City folk... pay attention. I'm gonna talk about cows now. I grew up on what would be referred to as a "wheat and cattle operation" in North Central Montana. Just telling you I'm from the Hi-Line and in my early-30's pretty much destroys my "anonomous" standings to anyone from Montana.... process of elimination will just about tell you who I am.... there just aren't that many people.
Growing up wheat was the major crop but cows are my dad's hobby. I can't tell you for sure how many he had in his prime but he's down to about 40 pairs this calving season. That's not very many. They are more pets than anything else. Although I'm certainly not above enjoying one of them hot off the barbeque. (Do you hear that Gunnar? People EAT their PETS. Be a good dog. Get off the couch. Now.) Dad raises mostly black Angus or Angus-crossed critters. I'll just wait for my brother to post anonymously as to WHY that is.... it sure as shit isn't because Hardee's started marketing "We use only Angus beef" or anything like that..... I think it is because they are hardy and easy-calvers... or maybe so you don't lose them in the snow.....
Calving season can start anywhere from January on..... Dad calves early because he's a vet so he will be "on call" to help other people later in the season. When he had lots of cows there was a whole complicated system involving my great-uncle's calving shed, a pickup camper and a hot plate for Dad's comfort on those cold, lonely calving nights.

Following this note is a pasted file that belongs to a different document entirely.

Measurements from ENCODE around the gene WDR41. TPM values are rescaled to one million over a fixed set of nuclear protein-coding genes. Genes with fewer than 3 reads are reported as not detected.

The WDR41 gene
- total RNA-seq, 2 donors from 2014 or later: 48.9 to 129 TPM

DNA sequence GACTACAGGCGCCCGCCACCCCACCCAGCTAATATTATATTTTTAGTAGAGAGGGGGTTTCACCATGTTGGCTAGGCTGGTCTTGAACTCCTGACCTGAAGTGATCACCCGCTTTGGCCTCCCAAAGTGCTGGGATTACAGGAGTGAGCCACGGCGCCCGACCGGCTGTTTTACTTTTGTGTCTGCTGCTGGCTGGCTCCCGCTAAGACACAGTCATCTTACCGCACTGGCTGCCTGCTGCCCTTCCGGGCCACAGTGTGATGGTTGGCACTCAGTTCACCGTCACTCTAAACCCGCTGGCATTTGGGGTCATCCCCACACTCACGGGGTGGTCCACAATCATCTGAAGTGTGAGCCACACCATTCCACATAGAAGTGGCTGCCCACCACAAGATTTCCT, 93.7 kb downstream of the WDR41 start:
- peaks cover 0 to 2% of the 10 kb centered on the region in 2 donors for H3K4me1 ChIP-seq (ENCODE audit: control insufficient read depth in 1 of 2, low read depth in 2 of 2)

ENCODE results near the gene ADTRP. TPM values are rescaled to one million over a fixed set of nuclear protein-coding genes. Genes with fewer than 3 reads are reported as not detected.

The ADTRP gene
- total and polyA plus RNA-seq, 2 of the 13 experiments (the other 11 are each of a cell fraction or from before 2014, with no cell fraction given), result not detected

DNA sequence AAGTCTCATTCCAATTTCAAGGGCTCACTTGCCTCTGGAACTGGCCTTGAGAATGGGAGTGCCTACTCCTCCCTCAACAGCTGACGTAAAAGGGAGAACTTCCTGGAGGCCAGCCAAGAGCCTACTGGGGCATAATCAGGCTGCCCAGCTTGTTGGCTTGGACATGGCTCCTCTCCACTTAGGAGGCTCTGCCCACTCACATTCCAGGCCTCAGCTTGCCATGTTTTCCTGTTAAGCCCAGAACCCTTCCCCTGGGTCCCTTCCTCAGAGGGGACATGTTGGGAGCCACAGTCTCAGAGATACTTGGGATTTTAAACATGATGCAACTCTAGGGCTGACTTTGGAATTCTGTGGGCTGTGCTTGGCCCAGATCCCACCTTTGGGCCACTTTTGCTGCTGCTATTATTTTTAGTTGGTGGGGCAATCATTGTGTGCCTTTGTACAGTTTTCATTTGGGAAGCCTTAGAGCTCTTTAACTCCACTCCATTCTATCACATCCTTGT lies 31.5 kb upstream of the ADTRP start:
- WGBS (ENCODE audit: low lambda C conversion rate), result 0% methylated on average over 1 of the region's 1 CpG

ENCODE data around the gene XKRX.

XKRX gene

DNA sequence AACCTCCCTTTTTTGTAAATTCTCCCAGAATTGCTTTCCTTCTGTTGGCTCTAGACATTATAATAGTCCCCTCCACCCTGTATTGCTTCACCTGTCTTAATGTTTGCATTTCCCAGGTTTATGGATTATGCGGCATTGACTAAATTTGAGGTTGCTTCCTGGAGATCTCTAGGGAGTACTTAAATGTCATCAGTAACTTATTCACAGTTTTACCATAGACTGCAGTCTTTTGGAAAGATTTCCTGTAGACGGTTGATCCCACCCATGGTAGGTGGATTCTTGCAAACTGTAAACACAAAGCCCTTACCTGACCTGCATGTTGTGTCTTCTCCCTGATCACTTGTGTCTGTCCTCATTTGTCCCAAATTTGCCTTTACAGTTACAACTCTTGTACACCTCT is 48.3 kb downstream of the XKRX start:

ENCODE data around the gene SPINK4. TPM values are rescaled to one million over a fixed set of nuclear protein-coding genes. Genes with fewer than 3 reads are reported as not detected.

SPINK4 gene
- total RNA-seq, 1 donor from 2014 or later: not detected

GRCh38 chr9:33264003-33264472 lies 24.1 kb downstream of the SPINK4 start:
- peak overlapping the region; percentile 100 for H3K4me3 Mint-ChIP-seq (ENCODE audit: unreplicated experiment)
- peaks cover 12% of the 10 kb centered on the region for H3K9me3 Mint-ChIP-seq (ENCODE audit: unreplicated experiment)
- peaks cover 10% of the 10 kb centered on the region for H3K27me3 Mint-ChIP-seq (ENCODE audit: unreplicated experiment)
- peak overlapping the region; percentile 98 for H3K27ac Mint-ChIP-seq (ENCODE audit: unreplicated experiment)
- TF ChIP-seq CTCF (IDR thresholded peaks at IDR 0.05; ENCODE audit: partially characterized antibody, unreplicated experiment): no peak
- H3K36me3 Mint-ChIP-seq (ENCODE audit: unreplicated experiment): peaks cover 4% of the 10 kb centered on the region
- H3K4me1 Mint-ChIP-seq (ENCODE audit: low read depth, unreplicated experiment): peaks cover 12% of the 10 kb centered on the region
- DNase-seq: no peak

When we were kids it was sometimes our job to "run a cow and calf into the barn" so the calf could be warmed up or worked on or whatever. I can only tell these stories now that I'm too old for family services to take me away. We would go out with the 4-wheeler and cart. One of us would stand with a bat while the other one tried to load the calf in the cart. (Imagine someone is taking your child away in a little red cart.... now you know who the bat was for....) Calf & kid in cart, kid with bat driving 4-wheeler, pissed off snot-nosed mama bawling and chasing cart, race for the barn and run the decoy in reverse. Kid with bat distracts cow while kid in cart wrestles calf into the barn. Whew. Once the cow was in the barn our job was done. Dad would put the calf in the "hot box" to dry off and get warm. (A hot box is a small wooden box with heat lamps in it designed to dry off a calf as quickly as possible.... ours is an ultra-fancy one... it has a neon pink hairdryer (think 1980's) attached to it for really speedy drying.) More than one rancher I know has crawled in a hot box for a quick warm nap.
If you are lucky the cow gets put in the barn BEFORE she has the calf... reducing the stress to your running skills and the cow's nerves. Then it is just a matter of waiting, watching and leaving her alone. If the cow is a heifer (this is her first calf) then you have to watch a little closer... she might have trouble delivering and she might not quite get what to do after the baby is born. (Do you hear that you boob-nazi? Even in NATURE sometimes guidance is required.)
I will forever associate Palmolive dishsoap not with Madge, the nail lady, but with my dad and the smell of cow shit and afterbirth. It was his brand. Do you really want me to go into more detail on this? I thought not. Let me leave it at this.....I know why veterinarians carry pocket watches. And, yes, calves do know how to suckle before they are actually born... there is nothing so redneck-sweet as getting to be a big girl and "check" the calf and make sure it is ok before it is born.
If things aren't progressing normally there are various assisting measures. Chains. Ratchet pulleys. C-sections. Hey... just like human babies!?!?
Then, if all goes well, you have a baby in the straw. Dad always let us tickle the newborn's nose with a piece of straw to get them to sneeze the gook out but after that you pretty much get out of the way and let the mama do her thing.
There you have it. Baby Calf 101